"On my recent 18 day hostel trip in Singapore there were lots if Thais in under $30 hostels, so maybe/hopefully we 'll see more doing the same in their home country sooner than later."
I think Leonard is correct in his assessment you might see that in places like Pai and Cha 'am but for the most part, it appears the trends are set.
I am not nostalgic for the "good ol' days" of super cheap places packed with backpackers, really cheap beer and really cheap women. Thailand is growing out of that an I think that's perfectly OK.
I don't agree with Leonard that everyone should be looking to spend 1,000 baht or more on a hotel (although like Leonard, that is what I do) , but I also object to the backpacker model of moving around SEA (if that's not obvious by now). I'm cool with them doing what they want, but I'm not cool with them claiming to be "into the culture" instead of lying on a beach, with this haughty attitude, and then actually not being into the culture at all but all grouping together in the "common room". I think that's farcical. I would prefer to hang out with beer swilling sex tourists - at least they're honest about what they are.
If a 300 baht room in 2004 is 500 baht now it might be 800 to 1000 baht in 2024.
Unrealistic to think 300 baht rooms is the future.
The best way to reduce the impact of price rises is to travel low season.
High season prices, especially at the islands get really jacked up.
Stayed at Mut Mee guesthouse two days ago while cruising through Nong Khai and while talking to the owner he said he has more educated Thais (Thais who had overseas experience) coming to stay. He said they are creating a new group who are interested in both the guesthouse environment and see it as an opportunity to meet non-Thais in a social setting. BTW this was a good place - a lot of fun.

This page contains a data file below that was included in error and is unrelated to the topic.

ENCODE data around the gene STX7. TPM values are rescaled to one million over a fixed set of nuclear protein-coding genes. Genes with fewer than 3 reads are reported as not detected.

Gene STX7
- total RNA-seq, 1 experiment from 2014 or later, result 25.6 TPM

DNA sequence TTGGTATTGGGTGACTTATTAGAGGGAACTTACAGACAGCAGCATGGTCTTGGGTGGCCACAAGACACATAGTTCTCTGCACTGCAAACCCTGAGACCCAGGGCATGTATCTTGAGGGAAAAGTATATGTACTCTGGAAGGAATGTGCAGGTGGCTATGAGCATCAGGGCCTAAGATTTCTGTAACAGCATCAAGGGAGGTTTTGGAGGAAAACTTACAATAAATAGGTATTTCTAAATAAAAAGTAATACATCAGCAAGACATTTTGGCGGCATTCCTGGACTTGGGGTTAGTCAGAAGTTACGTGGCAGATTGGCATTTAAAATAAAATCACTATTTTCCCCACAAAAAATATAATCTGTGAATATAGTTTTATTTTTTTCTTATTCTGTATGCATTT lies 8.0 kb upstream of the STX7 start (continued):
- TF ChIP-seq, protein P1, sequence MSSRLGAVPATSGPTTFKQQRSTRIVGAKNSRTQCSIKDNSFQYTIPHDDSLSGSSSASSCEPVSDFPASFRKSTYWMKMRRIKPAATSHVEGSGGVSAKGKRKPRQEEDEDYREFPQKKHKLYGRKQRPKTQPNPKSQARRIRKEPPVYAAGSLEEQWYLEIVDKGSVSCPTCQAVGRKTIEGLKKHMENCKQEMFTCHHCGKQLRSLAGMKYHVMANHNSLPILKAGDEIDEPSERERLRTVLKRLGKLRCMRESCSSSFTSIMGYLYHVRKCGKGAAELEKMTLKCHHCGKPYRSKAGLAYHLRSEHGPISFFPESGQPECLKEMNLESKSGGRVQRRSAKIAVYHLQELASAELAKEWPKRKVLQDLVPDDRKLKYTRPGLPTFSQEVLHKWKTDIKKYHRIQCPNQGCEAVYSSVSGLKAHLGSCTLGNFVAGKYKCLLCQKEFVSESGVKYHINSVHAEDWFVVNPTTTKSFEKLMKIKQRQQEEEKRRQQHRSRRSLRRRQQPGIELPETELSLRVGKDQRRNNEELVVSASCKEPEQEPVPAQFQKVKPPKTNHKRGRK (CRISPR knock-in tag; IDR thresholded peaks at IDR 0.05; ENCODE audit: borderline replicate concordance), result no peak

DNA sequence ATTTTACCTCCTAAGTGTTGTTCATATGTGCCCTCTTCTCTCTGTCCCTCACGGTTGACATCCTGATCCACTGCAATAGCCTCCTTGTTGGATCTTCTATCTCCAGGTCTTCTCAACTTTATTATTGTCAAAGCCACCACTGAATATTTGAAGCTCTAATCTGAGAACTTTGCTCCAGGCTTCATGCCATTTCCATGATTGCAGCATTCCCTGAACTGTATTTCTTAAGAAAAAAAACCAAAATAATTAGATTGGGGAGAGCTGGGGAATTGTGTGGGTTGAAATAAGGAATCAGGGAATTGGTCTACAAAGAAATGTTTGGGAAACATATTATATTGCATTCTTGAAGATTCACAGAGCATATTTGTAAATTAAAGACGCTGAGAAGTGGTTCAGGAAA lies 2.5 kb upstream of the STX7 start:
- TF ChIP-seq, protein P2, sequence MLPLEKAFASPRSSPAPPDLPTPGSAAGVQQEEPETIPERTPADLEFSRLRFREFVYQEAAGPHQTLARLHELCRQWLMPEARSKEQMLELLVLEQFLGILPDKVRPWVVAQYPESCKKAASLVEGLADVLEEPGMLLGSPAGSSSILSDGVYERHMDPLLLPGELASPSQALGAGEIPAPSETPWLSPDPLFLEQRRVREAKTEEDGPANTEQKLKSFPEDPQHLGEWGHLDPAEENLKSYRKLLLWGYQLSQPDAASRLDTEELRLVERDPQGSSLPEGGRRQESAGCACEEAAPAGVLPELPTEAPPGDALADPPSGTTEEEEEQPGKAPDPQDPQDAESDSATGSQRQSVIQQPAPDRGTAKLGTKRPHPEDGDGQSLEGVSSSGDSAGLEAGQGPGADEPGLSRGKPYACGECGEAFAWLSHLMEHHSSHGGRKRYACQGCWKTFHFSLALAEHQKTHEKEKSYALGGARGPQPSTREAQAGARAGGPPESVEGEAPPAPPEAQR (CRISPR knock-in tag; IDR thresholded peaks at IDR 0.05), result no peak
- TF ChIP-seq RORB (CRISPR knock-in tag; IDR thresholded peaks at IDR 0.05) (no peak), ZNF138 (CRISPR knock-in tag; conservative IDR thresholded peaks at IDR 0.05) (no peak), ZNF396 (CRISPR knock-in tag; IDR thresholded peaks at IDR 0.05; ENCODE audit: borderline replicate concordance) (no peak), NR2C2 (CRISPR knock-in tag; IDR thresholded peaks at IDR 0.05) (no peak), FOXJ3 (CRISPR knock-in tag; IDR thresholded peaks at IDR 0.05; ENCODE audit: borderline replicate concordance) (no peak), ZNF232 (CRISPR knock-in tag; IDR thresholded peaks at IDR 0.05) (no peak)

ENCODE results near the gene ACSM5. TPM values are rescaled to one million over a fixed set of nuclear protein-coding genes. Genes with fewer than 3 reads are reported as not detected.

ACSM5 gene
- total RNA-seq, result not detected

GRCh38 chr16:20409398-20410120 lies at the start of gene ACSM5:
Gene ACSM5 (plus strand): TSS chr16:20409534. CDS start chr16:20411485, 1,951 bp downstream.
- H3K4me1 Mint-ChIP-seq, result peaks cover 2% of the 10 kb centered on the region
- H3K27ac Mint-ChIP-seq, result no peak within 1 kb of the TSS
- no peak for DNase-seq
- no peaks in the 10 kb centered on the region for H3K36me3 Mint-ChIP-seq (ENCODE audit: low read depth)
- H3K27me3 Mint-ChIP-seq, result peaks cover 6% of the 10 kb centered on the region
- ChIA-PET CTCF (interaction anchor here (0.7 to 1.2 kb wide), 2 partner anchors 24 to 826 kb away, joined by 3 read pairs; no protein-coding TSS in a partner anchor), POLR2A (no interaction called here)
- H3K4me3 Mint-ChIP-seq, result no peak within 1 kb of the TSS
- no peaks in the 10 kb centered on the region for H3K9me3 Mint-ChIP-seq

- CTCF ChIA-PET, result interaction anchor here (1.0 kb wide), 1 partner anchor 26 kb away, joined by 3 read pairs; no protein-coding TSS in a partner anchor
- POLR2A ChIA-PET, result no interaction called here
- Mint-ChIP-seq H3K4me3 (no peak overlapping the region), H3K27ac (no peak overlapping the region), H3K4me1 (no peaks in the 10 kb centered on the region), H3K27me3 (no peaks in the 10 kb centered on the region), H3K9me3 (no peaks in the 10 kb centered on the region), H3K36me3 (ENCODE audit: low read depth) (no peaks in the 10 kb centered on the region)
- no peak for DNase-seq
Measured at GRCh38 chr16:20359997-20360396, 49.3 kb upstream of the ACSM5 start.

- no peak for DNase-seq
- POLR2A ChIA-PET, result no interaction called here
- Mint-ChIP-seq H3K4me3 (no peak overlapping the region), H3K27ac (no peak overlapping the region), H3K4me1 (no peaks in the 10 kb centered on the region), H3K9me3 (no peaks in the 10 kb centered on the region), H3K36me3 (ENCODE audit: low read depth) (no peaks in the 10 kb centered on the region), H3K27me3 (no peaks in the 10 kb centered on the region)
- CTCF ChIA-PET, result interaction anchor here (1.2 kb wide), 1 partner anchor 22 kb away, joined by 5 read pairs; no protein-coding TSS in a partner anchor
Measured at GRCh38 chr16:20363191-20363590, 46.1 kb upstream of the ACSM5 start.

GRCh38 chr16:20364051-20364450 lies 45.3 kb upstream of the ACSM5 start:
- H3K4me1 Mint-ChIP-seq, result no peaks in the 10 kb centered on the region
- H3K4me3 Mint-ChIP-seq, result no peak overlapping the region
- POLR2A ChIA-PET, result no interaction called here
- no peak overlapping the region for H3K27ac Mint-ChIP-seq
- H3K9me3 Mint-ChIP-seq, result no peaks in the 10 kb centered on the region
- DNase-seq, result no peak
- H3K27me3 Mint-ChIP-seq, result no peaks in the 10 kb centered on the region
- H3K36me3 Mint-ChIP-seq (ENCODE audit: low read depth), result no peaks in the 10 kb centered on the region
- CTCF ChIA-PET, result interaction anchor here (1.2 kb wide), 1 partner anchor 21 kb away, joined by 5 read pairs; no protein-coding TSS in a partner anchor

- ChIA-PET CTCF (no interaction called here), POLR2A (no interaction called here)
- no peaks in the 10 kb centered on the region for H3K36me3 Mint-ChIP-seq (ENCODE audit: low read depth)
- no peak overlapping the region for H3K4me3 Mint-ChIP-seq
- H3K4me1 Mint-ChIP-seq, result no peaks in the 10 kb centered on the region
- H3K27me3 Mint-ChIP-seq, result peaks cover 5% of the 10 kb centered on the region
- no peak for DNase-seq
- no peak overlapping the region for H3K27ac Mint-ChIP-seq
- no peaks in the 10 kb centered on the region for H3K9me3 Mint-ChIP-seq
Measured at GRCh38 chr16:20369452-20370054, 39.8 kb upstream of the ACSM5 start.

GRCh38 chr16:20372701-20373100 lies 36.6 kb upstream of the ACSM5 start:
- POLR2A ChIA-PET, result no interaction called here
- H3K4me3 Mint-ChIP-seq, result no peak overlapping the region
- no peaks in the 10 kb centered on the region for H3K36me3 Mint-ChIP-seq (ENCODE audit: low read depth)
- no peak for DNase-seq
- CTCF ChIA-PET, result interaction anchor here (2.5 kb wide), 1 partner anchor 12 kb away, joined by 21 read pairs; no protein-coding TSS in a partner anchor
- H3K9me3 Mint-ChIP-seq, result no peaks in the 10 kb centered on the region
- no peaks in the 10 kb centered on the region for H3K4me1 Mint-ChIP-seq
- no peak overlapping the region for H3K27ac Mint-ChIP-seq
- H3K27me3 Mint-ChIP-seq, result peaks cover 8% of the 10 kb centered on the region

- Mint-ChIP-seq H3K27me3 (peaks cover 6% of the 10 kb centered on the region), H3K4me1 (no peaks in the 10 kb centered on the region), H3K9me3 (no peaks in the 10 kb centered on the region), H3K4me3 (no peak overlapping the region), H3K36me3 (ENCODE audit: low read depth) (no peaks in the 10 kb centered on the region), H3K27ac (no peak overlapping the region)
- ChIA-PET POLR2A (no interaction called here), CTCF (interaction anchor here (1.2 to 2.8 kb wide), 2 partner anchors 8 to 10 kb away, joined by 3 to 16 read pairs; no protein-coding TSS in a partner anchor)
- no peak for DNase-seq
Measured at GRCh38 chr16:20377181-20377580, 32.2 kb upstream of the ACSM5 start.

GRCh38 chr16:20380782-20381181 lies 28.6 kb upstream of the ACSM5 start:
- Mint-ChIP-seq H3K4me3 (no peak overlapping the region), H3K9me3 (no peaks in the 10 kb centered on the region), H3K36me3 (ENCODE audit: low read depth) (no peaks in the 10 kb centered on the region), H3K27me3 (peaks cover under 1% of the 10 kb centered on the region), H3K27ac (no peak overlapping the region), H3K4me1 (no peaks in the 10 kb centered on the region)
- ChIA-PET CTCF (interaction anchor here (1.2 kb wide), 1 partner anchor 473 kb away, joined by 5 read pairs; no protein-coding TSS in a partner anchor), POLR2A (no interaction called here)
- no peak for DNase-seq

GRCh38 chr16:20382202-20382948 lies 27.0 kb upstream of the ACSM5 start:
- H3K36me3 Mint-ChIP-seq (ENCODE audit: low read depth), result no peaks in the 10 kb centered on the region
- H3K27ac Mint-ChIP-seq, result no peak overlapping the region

I didn't either, but he says they do come. There was a guy from Africa there. I'll be going with my wife - we'll see if any other Thais are there. Oh wait, there was one Thai bar girl there with her customer. It was easily identifiable.
And it was too. BUT, I have to admit it did have a cool element to it, in spite of some of the clientelle. Almost every guy there had dreadlocks and every girl war wearing fishermans pants. They all looked like they got off the plane, went to Khao San Road to get their clothes and hair done before moving on... Almost like a uniform. They looked at my buddy and I, riding in on bikes bigger than Honda Waves, with a certain level of disgust. But the girl running the check in, who was quite attractive, was also very friendly to us our whole stay.
Well sometimes I like the upscale, some times I do cool funky as well. It depends on the place and my mood and whether or not my wife and daughter are with me.
BTWI rode back to Muk along the Mekong and two towns there that are really underrated - if they're rated at all - were Phon Pisai and Tha Uthen. These were towns with a really fun vibe to them. Not so small as to have no nightlife or no decent restaraunts but still upcountry without too much pace. NKP also remains a favorite, as does That Phanom. Beuatiful ride with a decent road (except the construction coming out of Nong Khai) and not heavily trafficked.
Ha ha MADMAC, that's funny!
Good to know things don't change much though. I got thoroughly snobbed off by the cool crowd at the Mut Mee in 2004. BTW Julian, the owner, used to spam the LP board back in those days.